Welcome back everyone and since it is like an hour before midnight .. Happy Thanksgiving.; Now that I am thinking about it, it might have been more appropriate to feature a post on those that probably don’t see the “Happy” of that day… the Turkey, but I’ve already featured them back in September (link here). Instead, I’m going with Mr. and Mrs. Blotchy
While processing the pictures from our Texas birding trip back in November 2013, I came across these shots. At first I wrote them off as female Mallards … well, because just about all ducks with drab female coloring look like… female Mallards. It can be as painful as trying to identify juvenile Sparrows if you do not get lucky enough to capture a nearby male. While processing them in the digital darkroom I became quite intrigued. For some reason they just didn’t look like the standard Mallard or any other female brown duck that has made their way through the darkroom in the past. I guess for starters, they didn’t have the classic colored stripe on the wing. Then there was that small black splotch on the base of the bill.
That prompted a visit to the reference bookcase. Confirmed the wing stripe on the Mallard and sure enough no black splotch on the base of the bill ladies and gentlemen, this just might be a new check mark in the bird list! It just so happens my brother Ron had recently brought up the topic of the Mottled Duck. Unfortunately, the reason escapes me – he might have gotten one in the tin on his trip to Ft Myers (went back in my emails and couldn’t locate a reference – Ron, if you remember please let us know in the comments). Either way, I was super stoked to potentially have one of my own so sent them off to Ron for validation. He is a great reference whenever there are difficulties on the ID phase. His assessment was a confirmation giving me another +1 for my list and ANOTHER +1 from my Texas trip. That birding excursion is turning out to be a gold mine for new birds. Sorry about taking so long to get these processed.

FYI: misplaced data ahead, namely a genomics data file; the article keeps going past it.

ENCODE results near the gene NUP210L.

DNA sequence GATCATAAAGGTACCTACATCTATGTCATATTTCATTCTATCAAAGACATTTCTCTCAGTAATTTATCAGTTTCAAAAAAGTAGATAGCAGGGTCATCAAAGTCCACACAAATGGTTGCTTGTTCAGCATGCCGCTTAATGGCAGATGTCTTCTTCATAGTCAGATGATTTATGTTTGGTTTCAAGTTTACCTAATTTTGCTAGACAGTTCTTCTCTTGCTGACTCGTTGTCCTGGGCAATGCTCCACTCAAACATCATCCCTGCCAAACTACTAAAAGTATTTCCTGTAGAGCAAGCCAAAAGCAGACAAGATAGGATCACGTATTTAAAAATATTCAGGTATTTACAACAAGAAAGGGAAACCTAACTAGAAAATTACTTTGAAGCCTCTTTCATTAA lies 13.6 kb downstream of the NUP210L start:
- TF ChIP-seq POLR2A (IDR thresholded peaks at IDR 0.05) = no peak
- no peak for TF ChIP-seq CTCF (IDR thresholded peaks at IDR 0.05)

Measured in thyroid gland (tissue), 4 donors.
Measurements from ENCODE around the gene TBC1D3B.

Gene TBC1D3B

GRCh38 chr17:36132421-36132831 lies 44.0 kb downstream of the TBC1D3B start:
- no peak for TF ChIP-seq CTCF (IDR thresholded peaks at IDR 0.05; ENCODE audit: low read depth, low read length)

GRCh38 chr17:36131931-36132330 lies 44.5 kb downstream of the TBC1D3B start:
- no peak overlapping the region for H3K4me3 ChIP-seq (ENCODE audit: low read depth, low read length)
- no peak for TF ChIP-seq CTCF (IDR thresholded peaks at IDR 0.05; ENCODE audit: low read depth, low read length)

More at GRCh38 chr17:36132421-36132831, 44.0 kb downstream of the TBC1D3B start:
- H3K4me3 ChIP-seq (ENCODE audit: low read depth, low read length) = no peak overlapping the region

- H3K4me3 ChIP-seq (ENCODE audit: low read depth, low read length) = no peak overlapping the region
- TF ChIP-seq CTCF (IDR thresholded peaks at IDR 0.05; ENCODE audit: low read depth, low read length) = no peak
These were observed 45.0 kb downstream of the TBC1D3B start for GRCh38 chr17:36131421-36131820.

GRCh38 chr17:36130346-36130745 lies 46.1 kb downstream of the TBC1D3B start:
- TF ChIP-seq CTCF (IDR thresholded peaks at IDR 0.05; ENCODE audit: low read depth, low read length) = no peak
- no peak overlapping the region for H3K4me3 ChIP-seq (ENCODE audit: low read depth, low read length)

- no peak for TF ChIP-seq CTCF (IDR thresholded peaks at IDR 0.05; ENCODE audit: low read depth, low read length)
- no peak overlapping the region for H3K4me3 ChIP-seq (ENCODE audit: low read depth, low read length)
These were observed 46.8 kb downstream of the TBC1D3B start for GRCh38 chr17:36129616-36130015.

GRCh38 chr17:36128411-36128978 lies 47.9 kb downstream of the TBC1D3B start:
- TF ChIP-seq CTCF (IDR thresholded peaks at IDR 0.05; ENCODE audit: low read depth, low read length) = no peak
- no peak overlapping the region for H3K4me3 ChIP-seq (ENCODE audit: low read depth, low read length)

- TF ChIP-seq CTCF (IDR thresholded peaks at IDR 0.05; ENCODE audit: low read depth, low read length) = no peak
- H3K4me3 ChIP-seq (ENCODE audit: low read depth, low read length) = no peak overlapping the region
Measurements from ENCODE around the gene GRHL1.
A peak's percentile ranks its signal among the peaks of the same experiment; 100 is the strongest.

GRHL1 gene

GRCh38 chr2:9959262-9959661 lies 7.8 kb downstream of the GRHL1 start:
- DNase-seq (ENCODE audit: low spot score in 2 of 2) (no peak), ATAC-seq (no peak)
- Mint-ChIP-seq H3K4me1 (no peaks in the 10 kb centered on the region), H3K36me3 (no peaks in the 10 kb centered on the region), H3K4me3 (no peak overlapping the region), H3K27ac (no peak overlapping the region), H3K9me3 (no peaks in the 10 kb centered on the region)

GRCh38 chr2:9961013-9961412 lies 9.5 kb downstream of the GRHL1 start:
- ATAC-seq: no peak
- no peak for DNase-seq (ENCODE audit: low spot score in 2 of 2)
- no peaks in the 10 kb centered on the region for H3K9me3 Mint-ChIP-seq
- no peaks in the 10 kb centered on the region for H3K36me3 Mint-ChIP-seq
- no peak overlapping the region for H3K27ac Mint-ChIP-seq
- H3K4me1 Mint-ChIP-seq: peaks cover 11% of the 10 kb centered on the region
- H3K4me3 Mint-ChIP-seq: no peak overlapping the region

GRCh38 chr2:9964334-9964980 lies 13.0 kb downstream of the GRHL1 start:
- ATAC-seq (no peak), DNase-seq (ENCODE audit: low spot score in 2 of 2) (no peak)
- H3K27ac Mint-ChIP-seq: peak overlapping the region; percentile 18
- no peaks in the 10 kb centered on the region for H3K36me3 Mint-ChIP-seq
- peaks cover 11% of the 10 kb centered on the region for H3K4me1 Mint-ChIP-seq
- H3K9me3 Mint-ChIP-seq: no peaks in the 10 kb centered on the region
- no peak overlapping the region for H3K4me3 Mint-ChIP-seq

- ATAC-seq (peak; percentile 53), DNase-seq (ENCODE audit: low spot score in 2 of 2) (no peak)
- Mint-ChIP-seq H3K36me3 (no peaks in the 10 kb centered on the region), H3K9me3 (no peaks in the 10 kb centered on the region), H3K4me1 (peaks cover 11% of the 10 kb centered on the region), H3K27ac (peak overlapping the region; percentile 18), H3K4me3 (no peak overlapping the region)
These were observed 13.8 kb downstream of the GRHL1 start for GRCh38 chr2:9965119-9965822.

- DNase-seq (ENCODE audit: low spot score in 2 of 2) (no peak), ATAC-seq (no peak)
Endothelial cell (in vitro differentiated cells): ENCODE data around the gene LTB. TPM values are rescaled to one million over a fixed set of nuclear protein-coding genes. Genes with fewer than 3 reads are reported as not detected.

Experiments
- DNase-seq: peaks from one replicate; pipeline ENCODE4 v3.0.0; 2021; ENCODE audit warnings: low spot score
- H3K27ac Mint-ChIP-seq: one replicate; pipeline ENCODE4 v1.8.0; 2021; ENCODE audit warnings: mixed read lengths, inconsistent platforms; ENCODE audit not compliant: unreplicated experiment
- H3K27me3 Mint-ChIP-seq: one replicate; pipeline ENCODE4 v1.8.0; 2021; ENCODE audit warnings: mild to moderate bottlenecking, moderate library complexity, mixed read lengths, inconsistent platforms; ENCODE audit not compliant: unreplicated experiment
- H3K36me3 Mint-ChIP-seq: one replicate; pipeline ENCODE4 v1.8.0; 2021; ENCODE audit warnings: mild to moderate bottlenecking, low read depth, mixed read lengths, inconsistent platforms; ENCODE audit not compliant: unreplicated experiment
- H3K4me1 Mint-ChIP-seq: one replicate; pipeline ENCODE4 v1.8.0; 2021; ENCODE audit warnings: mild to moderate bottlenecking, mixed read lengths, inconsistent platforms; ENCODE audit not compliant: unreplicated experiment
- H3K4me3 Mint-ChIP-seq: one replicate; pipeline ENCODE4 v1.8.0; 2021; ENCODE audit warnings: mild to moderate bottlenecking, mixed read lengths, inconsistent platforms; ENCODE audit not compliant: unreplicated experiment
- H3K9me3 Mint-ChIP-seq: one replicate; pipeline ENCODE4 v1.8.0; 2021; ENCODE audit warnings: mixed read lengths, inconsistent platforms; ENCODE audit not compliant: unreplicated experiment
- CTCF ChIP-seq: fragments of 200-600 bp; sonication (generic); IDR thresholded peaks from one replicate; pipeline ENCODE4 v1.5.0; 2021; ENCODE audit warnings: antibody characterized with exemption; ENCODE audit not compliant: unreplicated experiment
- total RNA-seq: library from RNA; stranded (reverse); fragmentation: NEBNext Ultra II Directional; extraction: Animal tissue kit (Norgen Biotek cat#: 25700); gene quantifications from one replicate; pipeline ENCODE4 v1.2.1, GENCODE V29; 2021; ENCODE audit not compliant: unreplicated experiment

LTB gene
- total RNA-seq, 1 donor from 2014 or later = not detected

Unfortunately, these were the only shots of these two Mottled Ducks in the lot. This means we need to get to the facts like right now hehehe. The Mottled is a dull relative of the Mallard which attributes to the similarities and my original incorrect ID assumption. There really isn’t much else of interest on the Cornell site beyond the fact they typically pair up in November which is earlier than most ducks. Seeing as how we were there in mid-November, these two must have been embarking on their honeymoon. Lastly, if you are curious, Mottled simply means having different blotches of color.
Well, that’s all folks – hope you enjoyed my new addition to my bird list. Now be safe on the roads if you are out and about on the big T-Day. I can’t afford to lose any loyal readers.
3 thoughts on “Score One for the Blotches”
Yes, I got pics of Mottled Ducks in Fort Myers last May. Somehow someone, maybe the birder who asked me about Fort Myers and was down there for the month of January, mentioned Mottled Ducks and I looked them up. Otherwise, I would have assumed they were Mallards as well. Sheer luck.
I also have pics of American Black Ducks. They also look like Mallards but have blue secondaries (speculum) that are iridescent purple like the blue of Mallards, but *without* the white borders of Mallards. If you don’t have that bird yet, look them up and keep an eye out for them in your pics as they are quite spread out, unlike Mottled Ducks which are only in Florida and along the Gulf Coast. I bet you have some of these in your tin.
These three photographs are exquisite, particularly the middle one. I wonder if there is a significance (say, gender) to the different shades of the bills.
I’ll check on the Black Duck – would be awesome to have another new bird already in the tin. I will also keep an eye out for them when processing all the shots from our recent trip to Texas. By the way, I have a lot more shots of the Mottled now from our visit to the South Padre Island refuge – they were everywhere at that spot (the shots here were the only three I got on the first trip).
There is a gender specific aspect of the bill – a bird guide was giving an overview of them to a group of people he was leading and mentioned something to that affect – can’t remember what he said at the moment – I will check out my reference books and see what they have to say..